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How operational efficiency helped this manufacturer grow

When Les Industries Mélymax had to relocate its company, it also discovered new opportunities to develop a more productive and cost effective business

4-minute read

Stéphane Asselin

Despite substantial investments made to modernize its equipment over the years, Les Industries Mélymax found itself at a pivotal moment in the spring of 2015. The company, a high-end steel door manufacturer for the residential sector located, since 2004, in Joliette, Quebec, was cramped for space and needed to relocate.

“Our sales figures had doubled since the launch of our new line of doors in 2013, and we had also been approached by a new client, but we couldn’t meet its needs in the facilities we had,” says owner Stéphane Asselin. “We had to move so that we could keep on growing.”

Evaluating efficiency

Asselin reached out to BDC, which would finance his relocation project in partnership with Caisse Desjardins. The loan, however, was for a considerable amount, which would have a negative impact on the company’s financial ratios.

At the suggestion of his BDC account manager, Asselin agreed to have his operations evaluated by the Bank’s advisory services team, which included operational efficiency experts. “The evaluation would help us see whether we could improve efficiency and cost-effectiveness in our existing facilities and be able to stay there, or whether we really had to move,” he added. “I was ready to ask myself some tough questions about moving, even though we had already overhauled the plant in 2013 and thought we were performing very well,” he says.

Important discoveries

BDC’s report came as a big surprise to Asselin: A whopping 60% of Mélymax’s manufacturing operations were non-value-added activities. That is to say, for each hour of production, only 15 minutes were dedicated to activities worth doing. There were several reasons for this situation, including decentralized procurement, inefficient manufacturing spaces and too much walking back and forth. In addition, there was no doubt that the lack of space in the plant was a major factor limiting the company’s ability to improve its efficiency and to grow.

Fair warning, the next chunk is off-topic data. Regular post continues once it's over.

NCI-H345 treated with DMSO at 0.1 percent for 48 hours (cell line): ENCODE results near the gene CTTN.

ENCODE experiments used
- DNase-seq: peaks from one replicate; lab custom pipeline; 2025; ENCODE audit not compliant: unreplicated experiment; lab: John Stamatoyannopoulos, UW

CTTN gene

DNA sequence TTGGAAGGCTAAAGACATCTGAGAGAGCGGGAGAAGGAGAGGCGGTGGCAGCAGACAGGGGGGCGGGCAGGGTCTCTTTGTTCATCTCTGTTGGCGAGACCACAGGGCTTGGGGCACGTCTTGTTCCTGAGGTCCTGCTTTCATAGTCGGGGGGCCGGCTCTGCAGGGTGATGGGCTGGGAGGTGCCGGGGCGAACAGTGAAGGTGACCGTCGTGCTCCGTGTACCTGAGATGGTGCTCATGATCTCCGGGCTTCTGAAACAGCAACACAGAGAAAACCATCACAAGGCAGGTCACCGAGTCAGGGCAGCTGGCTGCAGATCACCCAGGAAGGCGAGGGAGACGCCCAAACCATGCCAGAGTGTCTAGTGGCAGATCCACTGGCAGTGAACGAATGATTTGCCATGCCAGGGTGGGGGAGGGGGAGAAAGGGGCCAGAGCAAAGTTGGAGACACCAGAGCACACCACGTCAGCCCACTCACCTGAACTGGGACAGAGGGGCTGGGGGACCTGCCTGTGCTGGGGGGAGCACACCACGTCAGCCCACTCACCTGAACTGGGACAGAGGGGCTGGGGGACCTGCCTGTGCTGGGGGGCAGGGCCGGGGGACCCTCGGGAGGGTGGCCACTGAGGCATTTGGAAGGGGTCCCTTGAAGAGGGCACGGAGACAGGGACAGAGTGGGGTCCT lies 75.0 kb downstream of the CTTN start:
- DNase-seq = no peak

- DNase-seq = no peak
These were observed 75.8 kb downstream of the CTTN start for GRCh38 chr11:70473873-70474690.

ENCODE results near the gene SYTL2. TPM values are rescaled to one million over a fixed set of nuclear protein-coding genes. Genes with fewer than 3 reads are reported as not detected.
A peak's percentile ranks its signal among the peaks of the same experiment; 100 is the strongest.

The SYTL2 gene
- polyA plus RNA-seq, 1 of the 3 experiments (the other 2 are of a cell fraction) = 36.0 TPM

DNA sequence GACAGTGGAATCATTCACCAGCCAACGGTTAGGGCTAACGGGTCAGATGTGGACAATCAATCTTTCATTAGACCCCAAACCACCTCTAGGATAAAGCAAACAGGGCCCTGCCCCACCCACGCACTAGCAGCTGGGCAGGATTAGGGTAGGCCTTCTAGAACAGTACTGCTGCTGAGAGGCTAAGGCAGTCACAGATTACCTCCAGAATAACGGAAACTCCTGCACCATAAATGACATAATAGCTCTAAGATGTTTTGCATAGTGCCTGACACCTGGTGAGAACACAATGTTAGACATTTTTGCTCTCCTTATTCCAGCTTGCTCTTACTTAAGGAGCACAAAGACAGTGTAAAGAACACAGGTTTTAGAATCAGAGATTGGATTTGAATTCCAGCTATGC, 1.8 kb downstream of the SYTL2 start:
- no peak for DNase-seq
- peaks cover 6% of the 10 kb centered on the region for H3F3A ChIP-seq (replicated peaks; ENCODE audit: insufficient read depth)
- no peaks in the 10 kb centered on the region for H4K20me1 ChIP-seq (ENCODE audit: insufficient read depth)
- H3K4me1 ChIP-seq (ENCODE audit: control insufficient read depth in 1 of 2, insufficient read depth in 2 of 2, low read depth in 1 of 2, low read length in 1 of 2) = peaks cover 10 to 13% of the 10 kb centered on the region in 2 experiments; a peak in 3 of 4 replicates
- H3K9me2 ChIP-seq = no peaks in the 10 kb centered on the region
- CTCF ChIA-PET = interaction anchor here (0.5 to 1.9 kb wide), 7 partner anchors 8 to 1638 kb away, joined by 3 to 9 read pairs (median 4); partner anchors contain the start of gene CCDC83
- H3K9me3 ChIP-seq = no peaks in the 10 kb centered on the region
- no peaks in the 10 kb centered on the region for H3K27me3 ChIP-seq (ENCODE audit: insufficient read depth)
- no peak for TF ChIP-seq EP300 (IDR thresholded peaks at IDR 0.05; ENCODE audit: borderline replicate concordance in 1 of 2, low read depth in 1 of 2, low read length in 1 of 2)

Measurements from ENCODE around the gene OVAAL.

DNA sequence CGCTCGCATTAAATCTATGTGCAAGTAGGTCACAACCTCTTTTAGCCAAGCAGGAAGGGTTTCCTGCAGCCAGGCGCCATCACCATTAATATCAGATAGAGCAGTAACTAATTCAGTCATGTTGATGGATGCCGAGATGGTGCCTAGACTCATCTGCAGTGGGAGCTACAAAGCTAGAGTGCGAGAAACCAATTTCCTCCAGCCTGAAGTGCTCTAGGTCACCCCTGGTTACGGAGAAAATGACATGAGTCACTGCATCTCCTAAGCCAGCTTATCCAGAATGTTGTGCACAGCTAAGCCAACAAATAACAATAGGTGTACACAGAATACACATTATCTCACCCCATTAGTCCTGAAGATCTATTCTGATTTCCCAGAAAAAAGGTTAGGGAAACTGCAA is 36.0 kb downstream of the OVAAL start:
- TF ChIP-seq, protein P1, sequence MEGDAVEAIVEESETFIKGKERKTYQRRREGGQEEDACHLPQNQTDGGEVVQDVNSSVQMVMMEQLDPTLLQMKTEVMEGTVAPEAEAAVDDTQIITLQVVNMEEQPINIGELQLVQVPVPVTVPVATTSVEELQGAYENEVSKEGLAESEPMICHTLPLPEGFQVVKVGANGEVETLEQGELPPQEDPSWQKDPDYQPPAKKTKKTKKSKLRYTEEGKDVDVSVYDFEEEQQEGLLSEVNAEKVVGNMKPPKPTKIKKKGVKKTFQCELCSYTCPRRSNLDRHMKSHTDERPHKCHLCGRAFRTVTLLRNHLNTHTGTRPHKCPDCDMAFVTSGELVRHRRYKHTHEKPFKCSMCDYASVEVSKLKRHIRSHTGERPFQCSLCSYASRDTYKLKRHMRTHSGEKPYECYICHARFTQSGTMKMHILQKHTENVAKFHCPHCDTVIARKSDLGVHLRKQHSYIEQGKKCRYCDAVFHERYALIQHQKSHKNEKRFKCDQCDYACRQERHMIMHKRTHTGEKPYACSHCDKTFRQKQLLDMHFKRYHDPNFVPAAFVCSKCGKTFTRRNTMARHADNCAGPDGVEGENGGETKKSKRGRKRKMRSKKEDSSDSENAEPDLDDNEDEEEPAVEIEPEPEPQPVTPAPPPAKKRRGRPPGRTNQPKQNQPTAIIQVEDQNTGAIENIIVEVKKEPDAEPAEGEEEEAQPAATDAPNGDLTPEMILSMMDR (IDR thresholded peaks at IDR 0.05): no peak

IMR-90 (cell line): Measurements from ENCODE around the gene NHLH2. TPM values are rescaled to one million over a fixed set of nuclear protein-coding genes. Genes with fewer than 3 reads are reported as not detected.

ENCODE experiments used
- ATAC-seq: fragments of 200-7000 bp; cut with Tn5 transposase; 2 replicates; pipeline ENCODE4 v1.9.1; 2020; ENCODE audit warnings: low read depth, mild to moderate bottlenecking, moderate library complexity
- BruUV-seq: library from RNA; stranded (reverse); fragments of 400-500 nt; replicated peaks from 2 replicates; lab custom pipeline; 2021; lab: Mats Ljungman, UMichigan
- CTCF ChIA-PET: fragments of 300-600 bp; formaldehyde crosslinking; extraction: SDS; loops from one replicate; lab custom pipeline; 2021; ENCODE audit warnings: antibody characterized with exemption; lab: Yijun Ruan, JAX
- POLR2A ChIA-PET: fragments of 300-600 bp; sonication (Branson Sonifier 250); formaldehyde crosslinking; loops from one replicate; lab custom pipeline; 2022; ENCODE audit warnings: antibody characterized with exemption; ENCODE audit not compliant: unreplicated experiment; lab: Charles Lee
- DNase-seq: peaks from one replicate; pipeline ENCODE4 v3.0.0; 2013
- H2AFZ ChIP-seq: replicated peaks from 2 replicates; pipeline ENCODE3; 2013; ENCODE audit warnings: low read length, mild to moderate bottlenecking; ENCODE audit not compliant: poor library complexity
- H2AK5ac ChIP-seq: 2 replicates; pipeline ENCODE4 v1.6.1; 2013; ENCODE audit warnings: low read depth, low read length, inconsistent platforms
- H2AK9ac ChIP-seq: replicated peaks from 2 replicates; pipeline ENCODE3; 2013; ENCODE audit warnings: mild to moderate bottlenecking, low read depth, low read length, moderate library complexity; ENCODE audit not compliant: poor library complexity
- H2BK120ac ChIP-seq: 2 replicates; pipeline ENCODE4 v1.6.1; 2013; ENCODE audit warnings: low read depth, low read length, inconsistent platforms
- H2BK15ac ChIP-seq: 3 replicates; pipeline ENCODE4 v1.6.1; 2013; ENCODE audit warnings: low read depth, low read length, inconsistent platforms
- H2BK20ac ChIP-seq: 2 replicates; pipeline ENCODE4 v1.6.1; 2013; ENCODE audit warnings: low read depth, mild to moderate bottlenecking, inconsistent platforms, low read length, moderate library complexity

Major gains possible

The report did, however, show that the company could achieve major gains by improving its operational efficiency and by moving to a bigger space that was better laid out. The experts believed that it was possible for the company to increase its productivity by 15%, decrease the cost of raw materials by 1%, and increase its gross margin by 3%.

The evaluation ended up convincing Asselin to relocate: “The potential was enormous and I realized that we would be able to make tremendous progress if we moved,” he says. “The evaluation also convinced our lenders of our potential to save and to be efficient and cost-effective,” he added. And so the entrepreneur was able to get the funds he needed to purchase a new building thanks to the pari passu financing offered by BDC and Caisse Desjardins.

Stéphane Asselin, owner of Les Industries Mélymax, working with an employee
Les Industries Mélymax material

Optimizing layout

Asselin also used BDC’s advisory services to help the company plan the layout of the new location and to optimize the logistical processes. From April to August 2016, BDC advisors helped Les Industries Mélymax implement the three components of continuous improvement: the fundamentals of efficient supervision, workstation organization (5S methodology), and performance dashboard implementation. The BDC team also helped the manufacturer lay out his new space, which was a demanding but also rewarding exercise: “They had us think about the ideal location for each machine to keep the amount of walking back and forth to a minimum and to make gains in time and efficiency,” says Asselin.

At first, our employees were reticent about changing the system. Today, no one wants to go back to the way things were.

Getting the employees involved

During this process, each plant employee was able to give their opinion as to the best way to set up their workstation. Asselin admits that this approach undoubtedly slowed the process down, but paid off in the end: “At first, our employees were reticent about changing the system. Today, no one wants to go back to the way things were. There is a lot less overtime and pressure, and the atmosphere in the plant has improved,” he says.

The company also implemented an approach based on best lean manufacturing practices. These practices are particularly helpful in preventing the creation of bottlenecks. “This is what was happening in the plant before, and the employees were having trouble delivering the merchandise at the end of the day,” explains Asselin. “Today, we have become super efficient. Not only are we no longer having a hard time getting the merchandise out each day, but we’re now even getting a head start on the doors we have to deliver the next day.”

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